When Budgeting Goals Mean Extra Effort


It’s not very often that I take the time to do any kind of bulk cooking.  However, our local grocery store had chicken leg quarters on sale in 10 lb bags for $3.90.  In an attempt to keep our grocery budget as low as possible, we purchased 20 lbs of chicken and spent some time this weekend processing the first batch.  The other is securely stashed away in our deep freezer.

It’s really amazing how many meals you can make out of a bargain like this.  So, many times we purchase items because they’re cheaper with a coupon and think it’s the best deal or we think we don’t have the time it takes to process food ourselves.  I personally, never learned how to process food in this manner until I was older, somewhere around 30.  We tell ourselves it’s much easier to buy a boneless skinless chicken breast than this process, but let’s see what it really takes.  As a FYI, you can do the same thing with any type of chicken as long as it has the bone in.  If you prefer breast meat, that’s fine.  We just went for overall savings.

Chicken Processing Cover

First,  thaw it and rinse it in a colander.

Chicken in the pot

Throw it in a large stockpot…or two.  It took us two and that was filling them pretty full!

Fill Chicken pot with water

Add water until the chicken is covered.  I did not add any herbs or spices at this time.

Chicken boil

Turn the burner on high until the water starts boiling.  Then, I turned it down to a heavy simmer or almost a rolling boil and let it cook for about 45 minutes.  My husband says it only takes about 20 minutes, but ours was fine at 45.  I also tipped the lid a tiny bit while it was cooking to keep it from boiling over.


This is when my husband jumped in and took over because he was hungry and I was distracted by Pinterest in another room.  So, photos are missing.

After all was said and done, he put a colander in a very large mixing bowl and drained all of the delicious broth into the bowl.  He sat the chicken to the side and let it cool until he could touch it.  He then poured all of the broth back into the largest stockpot.

Next, he picked all of the meat off of the bones, but set 2 leg quarters to the side for dinner.  He spoils me like that.  Weirdly, it smelled like a Thanksgiving turkey in my house during the whole process.

After everything was picked clean and our chicken was stored in an air tight container, he threw all of the bones into the stockpot along with the broth.  We let it simmer away while we had dinner and went about our evening.

Until a few hours later when I looked at him and said “I think your broth boiled dry.  I hear bones popping!”  Sure enough, we had a serious reduction, but we simply added more water into the pot and let it go to work again.  I think this happy accident will be intentional in the future.

It was THE BEST BROTH ever!  He added a tiny bit of salt, some green onion, pepper, garlic and carrots.  The broth reminded me of egg drop soup, only a healthier homemade version.  So far, we’ve had the following meals out of it:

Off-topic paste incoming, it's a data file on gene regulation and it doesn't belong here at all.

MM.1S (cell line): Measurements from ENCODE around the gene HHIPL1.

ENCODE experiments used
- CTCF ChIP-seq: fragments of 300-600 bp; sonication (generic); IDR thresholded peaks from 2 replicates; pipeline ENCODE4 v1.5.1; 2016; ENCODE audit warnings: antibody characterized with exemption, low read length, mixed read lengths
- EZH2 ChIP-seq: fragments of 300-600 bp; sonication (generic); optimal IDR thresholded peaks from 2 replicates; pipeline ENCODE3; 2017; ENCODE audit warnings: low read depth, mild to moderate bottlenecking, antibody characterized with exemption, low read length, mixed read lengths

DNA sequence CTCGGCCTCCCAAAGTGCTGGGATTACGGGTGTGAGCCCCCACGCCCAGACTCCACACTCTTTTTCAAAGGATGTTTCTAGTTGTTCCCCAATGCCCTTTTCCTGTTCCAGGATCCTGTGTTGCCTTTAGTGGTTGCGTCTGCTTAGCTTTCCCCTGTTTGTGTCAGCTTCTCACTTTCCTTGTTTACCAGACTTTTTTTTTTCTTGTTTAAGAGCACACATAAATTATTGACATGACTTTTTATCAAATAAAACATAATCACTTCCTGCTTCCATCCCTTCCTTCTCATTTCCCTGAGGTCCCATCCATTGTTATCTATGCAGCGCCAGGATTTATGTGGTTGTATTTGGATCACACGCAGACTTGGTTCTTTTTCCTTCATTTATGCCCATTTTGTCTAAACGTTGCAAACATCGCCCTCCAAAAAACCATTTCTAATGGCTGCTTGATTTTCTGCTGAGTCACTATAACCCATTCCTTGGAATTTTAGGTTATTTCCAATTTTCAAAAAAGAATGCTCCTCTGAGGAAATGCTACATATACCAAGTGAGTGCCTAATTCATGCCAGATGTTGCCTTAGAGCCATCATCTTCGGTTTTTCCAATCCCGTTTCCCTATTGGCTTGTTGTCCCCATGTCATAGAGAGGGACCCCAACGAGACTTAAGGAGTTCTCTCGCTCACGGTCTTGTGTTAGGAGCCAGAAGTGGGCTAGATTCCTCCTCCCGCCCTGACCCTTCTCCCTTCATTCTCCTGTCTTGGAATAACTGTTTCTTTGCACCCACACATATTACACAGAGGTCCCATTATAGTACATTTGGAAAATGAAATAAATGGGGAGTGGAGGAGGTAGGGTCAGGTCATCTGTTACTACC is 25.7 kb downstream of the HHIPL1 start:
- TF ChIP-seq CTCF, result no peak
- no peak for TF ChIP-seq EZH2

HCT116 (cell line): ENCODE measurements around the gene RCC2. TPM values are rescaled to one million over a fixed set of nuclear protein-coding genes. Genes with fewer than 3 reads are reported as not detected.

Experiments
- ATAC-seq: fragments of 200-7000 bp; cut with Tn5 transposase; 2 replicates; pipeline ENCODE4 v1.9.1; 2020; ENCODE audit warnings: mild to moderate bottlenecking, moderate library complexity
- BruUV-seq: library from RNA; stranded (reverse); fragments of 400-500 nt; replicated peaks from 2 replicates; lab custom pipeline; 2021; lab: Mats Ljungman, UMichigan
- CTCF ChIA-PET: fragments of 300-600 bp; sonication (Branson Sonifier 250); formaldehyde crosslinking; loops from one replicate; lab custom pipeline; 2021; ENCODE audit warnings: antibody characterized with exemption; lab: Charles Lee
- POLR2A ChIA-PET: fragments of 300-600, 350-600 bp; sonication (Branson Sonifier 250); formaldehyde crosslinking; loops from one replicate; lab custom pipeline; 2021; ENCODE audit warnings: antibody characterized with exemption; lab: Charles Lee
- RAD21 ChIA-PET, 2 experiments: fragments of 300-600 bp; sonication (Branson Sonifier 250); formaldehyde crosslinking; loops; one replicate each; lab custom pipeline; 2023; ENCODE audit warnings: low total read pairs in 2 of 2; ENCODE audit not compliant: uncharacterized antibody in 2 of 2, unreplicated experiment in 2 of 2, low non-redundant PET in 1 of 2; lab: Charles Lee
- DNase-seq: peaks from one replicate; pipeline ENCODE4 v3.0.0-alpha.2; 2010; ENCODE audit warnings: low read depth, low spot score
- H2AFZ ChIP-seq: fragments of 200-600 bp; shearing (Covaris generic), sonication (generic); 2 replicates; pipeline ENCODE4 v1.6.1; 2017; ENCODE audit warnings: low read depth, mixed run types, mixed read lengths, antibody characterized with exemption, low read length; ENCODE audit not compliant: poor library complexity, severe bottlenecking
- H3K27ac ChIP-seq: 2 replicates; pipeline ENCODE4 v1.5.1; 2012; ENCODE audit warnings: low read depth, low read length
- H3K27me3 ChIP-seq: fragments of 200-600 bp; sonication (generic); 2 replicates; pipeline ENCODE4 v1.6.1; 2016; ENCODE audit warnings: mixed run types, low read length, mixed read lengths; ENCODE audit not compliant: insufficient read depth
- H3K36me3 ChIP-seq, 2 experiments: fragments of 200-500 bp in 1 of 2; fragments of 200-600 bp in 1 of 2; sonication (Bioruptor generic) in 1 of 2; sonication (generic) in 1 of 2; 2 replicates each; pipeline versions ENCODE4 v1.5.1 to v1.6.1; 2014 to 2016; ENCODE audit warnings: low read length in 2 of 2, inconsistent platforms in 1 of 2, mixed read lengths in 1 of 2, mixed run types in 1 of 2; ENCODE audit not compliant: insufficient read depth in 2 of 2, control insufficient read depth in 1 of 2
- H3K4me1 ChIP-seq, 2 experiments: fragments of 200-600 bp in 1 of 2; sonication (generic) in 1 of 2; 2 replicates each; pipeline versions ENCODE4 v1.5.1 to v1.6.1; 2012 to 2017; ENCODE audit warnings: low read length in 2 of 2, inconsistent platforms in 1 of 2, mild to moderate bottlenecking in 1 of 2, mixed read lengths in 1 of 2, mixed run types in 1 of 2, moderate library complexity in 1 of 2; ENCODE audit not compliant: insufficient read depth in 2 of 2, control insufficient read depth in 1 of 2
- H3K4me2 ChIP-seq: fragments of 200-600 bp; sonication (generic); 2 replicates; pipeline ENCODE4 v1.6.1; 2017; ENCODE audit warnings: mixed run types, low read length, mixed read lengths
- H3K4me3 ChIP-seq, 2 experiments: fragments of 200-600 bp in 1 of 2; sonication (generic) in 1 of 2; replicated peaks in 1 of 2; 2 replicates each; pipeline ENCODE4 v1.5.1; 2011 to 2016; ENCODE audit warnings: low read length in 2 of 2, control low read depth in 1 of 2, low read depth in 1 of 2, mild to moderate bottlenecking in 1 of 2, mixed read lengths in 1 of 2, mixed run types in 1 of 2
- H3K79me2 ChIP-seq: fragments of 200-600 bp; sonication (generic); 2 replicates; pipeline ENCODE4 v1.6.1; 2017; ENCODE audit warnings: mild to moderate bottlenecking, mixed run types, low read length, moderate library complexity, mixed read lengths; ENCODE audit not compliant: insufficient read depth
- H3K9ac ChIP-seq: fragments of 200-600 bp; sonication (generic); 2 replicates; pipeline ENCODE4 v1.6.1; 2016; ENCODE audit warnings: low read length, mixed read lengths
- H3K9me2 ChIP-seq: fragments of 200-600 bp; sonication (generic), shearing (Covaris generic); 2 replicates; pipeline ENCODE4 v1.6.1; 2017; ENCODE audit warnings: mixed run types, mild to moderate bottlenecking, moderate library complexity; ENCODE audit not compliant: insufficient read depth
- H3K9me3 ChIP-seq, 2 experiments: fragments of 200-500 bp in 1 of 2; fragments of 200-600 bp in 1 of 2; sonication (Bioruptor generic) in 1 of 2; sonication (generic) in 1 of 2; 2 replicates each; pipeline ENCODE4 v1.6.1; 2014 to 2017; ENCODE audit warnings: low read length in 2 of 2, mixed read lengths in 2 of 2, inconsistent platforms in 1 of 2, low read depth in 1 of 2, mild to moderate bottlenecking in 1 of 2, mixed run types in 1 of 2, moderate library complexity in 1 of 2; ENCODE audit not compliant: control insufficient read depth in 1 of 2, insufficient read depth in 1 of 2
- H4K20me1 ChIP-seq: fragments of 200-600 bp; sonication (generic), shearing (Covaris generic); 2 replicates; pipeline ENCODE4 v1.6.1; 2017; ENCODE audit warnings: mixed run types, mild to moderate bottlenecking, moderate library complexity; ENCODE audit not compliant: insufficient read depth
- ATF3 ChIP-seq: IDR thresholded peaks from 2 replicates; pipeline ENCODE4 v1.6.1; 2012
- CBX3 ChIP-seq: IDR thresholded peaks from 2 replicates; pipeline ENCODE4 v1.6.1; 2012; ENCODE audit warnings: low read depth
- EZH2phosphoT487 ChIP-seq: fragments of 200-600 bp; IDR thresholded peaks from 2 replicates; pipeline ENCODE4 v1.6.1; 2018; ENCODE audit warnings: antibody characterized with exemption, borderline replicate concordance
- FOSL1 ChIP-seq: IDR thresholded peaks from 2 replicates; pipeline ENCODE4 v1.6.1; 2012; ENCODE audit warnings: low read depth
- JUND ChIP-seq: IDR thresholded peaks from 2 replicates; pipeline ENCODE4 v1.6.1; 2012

BBQ chicken- Oddly shaped chicken pieces are cooked perfectly if you boil then grill them.  It was tender and delicious!

Chicken sandwiches- Fresh lunch meat anyone?

Chicken, Barely and Carrot soup- delicious.  We were able to freeze 2 smaller portions for individual meals and a HUGE portion in case we have company or don’t mind eating it again for leftovers.

Chicken tacos

We still have at least 2-3 cups of chicken for another meal.  I will probably break those up into sandwich sized freezer bags or a chicken spaghetti or as extra lunch meat.

Total:  $4.21 including tax

10 meals (estimated minimum): $.42 each

Per Person:  $.26 each

(Prices are only relative to the actual chicken and not the entire ingredient list)

The whole process with the exception of forgetting about the broth took less than 1 hour on a Saturday afternoon.

Tell me now, do you have time for that?


P.S. I have Facebook now!  Don’t miss a single blog post.  Just click the button to the right and “like” my page.  I hope to see you there!

Author: Jill Stewart

I am a 37 -year-old woman from Arkansas who is happily married to a Scottish immigrant aka “the hubby” “the hubs” or if I am calling him directly “YO YOU!” We’ve been married for 3 years and it’s been a crazy ride, and unfortunately our finances have been beat to death in the last few years. We have two dogs and a cat, no kids. The Blog- What’ll you find: Financial Information as we try to become debt free My attempts at working and trying to maintain a home to the standards I like My adventures in learning how to sew Arts and craft projects Funny tidbits from my life including living with a Scottish person, the dogs, and other oddball things that happen to me. What you won’t find: Much on children. I don’t have kids and I can’t have kids. Recipes- I don’t mind cooking, but unless it’s something really special, don’t come here looking for the weekly recipe! You won’t find it- unless you ask my husband. If you’re interested in what you see, please follow me on Facebook or sign up for emails! Most of all, leave a comment or ask a question! I am always happy to hear from you!

4 thoughts on “When Budgeting Goals Mean Extra Effort

  1. great post, I love making homemade broth. I do it and then freeze it in a muffin pan each little section is about a 3rd of a cup. Once its frozen I pop the broth cube out and seal them in a freezer zip lock. Then when I need a cup of broth for something I just grab 3 and I am good to go.

  2. I make my own baby food, and I buy chicken thighs on sale. They make great stock and I can do lots of different things with the meat. My favorite is the chicken chimichangas with sour cream sauce my husband makes.

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